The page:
In this plan you see a Nested Loops (Left Semi Join) operator, with a scan of the clustered index on Customers as the outer input and a seek in the index on the customerid column in the Orders as the inner input. You also see an outer reference (correlated parameter) based on the custid column in Customers, and the seek predicate Orders.customerid = Customers.custid.

So why are you getting the plan in Figure 1 and not the one in Figure 2? If you haven’t figured it out yet, look closely at the definitions of both tables—specifically the column names—and at the column names used in the query. You will notice that the Customers table holds customer IDs in a column called custid, and that the Orders table holds customer IDs in a column called customerid. However, the code uses custid in both the outer and inner queries. 

Itzik covers three specific scenarios, all of which can cause trouble to database developers who haven’t been burned yet. And sometimes even those who have.

Breaking Up Queries with UNION ALL

Bert Wagner takes us through a scenario where it can be faster to combine queries with UNION ALL rather than using IN:

Even though this query reads the whole clustered index to get the Benefactor rows, the total number of logical reads is still smaller than the seek/key lookup pattern seen in the combined query with IN(). This UNION ALL version gives SQL Server the ability to build a hybrid execution plan, combining two different techniques to generate a plan with fewer overall reads.

Click through for the example.

Window Functions with IGNORE NULLs

Kevin Feasel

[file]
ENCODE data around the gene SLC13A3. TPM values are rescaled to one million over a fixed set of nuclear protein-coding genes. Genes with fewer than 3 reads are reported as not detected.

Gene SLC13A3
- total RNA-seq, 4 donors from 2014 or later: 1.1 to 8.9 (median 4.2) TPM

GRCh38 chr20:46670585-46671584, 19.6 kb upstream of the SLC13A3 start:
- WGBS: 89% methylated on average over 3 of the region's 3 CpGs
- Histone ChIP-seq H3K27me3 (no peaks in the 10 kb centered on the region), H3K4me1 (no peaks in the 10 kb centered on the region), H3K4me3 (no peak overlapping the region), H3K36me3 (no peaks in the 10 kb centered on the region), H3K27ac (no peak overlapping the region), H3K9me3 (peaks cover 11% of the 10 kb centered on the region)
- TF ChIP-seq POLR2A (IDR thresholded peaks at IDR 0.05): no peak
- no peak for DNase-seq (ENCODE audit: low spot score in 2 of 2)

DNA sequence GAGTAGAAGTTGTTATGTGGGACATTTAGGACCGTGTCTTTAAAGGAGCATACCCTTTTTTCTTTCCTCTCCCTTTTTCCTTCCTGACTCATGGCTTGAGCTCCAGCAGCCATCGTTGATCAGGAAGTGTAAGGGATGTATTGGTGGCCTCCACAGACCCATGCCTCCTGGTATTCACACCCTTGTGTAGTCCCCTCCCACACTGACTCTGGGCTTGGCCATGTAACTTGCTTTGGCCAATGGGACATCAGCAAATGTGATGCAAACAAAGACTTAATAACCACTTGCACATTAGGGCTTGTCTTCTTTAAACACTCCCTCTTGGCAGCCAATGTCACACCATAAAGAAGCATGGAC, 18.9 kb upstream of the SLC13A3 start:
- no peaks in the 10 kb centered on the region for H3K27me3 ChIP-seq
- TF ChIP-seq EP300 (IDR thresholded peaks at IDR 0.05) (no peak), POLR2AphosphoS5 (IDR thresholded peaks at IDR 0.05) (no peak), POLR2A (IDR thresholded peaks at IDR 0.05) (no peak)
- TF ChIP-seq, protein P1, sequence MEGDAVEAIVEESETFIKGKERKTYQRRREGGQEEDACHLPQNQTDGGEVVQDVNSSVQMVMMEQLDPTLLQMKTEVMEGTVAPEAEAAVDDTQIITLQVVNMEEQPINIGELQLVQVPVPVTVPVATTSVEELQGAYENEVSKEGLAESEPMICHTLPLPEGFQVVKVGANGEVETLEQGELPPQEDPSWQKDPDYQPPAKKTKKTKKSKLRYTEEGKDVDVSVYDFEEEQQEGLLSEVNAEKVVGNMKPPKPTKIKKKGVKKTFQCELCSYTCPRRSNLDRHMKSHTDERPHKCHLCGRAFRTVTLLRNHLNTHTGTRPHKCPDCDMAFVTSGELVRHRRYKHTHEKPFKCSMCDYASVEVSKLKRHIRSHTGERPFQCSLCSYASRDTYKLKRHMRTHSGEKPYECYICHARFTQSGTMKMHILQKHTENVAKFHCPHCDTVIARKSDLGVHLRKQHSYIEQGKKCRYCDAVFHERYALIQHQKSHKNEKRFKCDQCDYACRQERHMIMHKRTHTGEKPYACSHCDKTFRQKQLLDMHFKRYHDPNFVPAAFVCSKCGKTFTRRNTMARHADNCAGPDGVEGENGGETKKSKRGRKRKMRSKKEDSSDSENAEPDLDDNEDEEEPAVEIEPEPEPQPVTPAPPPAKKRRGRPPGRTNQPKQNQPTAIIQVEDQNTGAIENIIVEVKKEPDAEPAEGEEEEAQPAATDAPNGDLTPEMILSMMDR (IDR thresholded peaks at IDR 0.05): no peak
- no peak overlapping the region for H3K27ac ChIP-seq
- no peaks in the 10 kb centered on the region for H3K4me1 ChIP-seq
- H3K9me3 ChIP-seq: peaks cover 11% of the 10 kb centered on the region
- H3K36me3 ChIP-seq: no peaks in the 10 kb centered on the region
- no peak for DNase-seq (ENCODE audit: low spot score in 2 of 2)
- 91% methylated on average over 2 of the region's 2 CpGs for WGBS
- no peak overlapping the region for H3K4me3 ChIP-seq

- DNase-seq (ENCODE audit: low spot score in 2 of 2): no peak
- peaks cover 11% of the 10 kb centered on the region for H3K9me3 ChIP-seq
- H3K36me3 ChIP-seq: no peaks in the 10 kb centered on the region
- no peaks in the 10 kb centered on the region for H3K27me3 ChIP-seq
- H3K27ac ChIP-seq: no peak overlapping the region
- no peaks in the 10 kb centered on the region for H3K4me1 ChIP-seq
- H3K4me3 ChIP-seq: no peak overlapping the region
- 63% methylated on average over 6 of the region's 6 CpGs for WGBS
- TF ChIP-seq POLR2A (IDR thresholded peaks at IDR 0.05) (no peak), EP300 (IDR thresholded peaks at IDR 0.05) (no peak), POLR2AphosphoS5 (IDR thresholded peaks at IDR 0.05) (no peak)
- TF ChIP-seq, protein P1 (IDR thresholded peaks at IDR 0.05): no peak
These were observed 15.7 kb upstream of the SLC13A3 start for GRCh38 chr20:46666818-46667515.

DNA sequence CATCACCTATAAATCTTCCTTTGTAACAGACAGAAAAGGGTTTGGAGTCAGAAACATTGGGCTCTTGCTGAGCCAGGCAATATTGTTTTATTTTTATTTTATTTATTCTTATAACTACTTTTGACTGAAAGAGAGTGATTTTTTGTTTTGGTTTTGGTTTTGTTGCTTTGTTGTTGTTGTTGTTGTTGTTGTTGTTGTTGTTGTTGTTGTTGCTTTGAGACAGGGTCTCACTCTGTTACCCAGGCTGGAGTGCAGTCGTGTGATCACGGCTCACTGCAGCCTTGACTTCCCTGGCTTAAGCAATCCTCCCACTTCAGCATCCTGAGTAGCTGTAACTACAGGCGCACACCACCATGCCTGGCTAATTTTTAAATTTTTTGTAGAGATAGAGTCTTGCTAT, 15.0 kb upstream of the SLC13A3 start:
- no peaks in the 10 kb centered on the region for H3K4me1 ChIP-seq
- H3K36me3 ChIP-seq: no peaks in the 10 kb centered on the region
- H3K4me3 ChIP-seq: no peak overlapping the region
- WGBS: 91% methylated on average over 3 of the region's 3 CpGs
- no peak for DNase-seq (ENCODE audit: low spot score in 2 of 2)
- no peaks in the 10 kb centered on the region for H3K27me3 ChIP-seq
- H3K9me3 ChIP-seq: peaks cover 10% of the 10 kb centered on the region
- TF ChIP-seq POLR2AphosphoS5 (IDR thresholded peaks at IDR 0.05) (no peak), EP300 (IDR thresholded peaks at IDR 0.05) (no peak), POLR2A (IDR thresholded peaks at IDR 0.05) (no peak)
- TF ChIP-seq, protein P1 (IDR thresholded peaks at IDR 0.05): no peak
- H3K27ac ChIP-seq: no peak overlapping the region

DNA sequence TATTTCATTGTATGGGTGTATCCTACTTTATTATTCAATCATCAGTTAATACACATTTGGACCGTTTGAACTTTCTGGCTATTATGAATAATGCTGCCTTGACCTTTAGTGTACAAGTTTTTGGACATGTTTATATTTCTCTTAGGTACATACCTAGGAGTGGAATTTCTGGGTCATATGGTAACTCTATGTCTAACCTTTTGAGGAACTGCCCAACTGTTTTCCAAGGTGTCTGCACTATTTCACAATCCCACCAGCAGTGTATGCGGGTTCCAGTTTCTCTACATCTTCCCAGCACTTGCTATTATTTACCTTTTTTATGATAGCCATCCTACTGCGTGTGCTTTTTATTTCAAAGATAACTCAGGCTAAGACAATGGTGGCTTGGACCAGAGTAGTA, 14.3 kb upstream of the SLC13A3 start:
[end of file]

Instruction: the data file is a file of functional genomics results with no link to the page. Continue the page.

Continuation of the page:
Lukas Eder walks us through a bit of functionality I wish we had in SQL Server:

On each row, the VALUE column should either contain the actual value, or the “last_value” preceding the current row, ignoring all the nulls. Note that I specifically wrote this requirement using specific English language. We can now translate that sentence directly to SQL:

last_value (t.value) ignore nulls over (order by d.value_date)

Since we have added an ORDER BY clause to the window function, the default frame RANGE BETWEEN UNBOUNDED PRECEDING AND CURRENT ROW applies, which colloquially means “all the preceding rows”. (Technically, that’s not accurate. It means all rows with values less than or equal to the value of the current row – see Kim Berg Hansen’s comment)

Only a few database products have this and SQL Server is not one of them.

The Importance of Aliasing in Subqueries

Gail Shaw explains an unexpected result when writing a statement with a subquery:

The column name in the temp table is missing an I, probably just a typo, but it has some rather pronounced effects.

The obvious next question is why the select with the subquery in it didn’t fail, after all, the query asks for ClientID from #TempClients, and there’s no such column. However there is a ClientID column available in that query, and it’s in the Orders table. And that’s a valid column for the subquery, because column binding order, when we have subqueries, is first to tables within the subquery, and then, if no match is found, to tables in the outer query.

I know that the first time I experienced this, I thought it was a bug as well. But no, it’s by design and Gail explains why.


August 2019